This graduate thesis explores some of the distinctive features of Lebanese return migration across two generational groups, one above forty-five years of age, the other under thirty years of age who returned anytime from 1990 to 2004. Particular focus is placed on the perspectives of the returnees themselves and on how they identify and account for the reasons for their return and for the problems and circumstances they face in making their reentry. The study largely relies on retrospective semi structured interviews to provide an in-depth qualitative understanding of the subjective experiences they go through. The analysis reassess the adequacy of some of the conventional conceptual perspectives and proposes the triangulation of some of these perspectives with the use of grounded theory.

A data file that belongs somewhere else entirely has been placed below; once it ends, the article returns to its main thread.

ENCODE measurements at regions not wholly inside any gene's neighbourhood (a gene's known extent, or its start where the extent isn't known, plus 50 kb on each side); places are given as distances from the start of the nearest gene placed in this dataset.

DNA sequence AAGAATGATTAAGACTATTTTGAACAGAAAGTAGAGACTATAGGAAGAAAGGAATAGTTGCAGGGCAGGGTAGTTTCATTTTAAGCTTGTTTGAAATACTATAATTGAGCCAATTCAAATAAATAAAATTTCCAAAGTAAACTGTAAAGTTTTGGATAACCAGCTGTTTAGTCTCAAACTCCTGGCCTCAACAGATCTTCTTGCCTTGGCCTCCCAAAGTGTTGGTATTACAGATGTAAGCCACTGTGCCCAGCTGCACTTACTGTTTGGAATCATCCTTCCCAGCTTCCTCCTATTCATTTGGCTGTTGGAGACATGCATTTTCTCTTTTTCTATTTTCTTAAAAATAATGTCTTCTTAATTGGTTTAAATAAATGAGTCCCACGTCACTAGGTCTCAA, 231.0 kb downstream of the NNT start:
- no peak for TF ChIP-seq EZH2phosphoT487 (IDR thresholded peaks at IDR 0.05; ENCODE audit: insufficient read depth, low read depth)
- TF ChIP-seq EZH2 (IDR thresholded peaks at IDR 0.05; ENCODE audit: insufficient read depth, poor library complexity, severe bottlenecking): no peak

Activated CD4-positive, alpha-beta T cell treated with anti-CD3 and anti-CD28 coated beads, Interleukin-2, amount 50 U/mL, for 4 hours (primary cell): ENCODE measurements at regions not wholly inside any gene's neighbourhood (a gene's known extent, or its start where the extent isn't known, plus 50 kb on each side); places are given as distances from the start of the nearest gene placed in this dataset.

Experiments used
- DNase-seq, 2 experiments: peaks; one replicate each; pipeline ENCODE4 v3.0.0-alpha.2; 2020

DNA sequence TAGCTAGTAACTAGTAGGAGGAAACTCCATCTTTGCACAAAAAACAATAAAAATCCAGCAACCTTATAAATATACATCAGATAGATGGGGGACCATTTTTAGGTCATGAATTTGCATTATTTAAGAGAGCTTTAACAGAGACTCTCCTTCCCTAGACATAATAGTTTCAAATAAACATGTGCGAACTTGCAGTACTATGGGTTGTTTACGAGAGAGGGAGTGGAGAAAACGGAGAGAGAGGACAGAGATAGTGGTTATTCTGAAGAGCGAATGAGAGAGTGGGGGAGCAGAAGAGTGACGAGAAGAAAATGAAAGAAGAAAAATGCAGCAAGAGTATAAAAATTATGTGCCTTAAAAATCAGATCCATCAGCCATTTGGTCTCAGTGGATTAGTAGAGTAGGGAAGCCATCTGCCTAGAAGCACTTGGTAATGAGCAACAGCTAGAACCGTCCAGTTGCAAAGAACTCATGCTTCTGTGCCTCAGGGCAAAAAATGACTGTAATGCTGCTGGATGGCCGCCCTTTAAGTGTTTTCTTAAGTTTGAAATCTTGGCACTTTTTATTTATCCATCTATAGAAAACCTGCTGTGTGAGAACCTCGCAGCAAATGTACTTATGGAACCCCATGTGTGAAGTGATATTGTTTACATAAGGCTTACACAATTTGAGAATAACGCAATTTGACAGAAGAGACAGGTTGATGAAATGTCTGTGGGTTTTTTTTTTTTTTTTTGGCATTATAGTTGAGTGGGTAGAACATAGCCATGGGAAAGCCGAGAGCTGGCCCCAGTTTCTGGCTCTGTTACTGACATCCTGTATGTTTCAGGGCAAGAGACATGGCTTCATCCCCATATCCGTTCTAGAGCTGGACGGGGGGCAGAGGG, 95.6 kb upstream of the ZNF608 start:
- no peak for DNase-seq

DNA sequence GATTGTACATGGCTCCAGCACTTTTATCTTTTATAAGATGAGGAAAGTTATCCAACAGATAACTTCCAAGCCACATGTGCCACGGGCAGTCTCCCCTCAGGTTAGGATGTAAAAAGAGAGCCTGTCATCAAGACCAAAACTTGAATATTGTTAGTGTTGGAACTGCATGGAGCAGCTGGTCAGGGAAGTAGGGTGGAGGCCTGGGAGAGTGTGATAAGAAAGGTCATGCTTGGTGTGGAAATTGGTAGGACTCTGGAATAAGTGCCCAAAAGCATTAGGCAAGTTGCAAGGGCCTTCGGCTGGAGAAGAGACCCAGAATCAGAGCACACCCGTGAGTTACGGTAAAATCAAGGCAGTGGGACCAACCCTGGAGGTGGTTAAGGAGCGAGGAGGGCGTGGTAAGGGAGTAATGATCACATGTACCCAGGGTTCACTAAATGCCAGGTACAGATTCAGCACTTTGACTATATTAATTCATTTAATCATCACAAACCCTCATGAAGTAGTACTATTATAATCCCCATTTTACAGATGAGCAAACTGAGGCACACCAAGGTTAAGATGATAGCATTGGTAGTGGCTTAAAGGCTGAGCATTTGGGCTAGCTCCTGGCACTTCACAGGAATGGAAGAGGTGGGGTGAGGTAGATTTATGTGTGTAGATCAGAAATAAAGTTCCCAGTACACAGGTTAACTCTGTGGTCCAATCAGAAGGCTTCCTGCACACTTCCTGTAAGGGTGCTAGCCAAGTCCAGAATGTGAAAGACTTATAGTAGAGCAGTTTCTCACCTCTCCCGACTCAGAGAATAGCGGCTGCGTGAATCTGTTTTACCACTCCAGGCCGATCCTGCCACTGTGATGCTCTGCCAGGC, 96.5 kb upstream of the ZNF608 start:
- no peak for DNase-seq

Nathalie , Malhamé.
A returnee herself, Nathalie has experienced Lebanese return migration and emigration first hand. She is both a McGill and AUB sociology graduate. Having lived in Cyprus, Lebanon and Canada and having travelled widely, Nathalie understands that home is not always found in one place but where several loved places can be combined into one.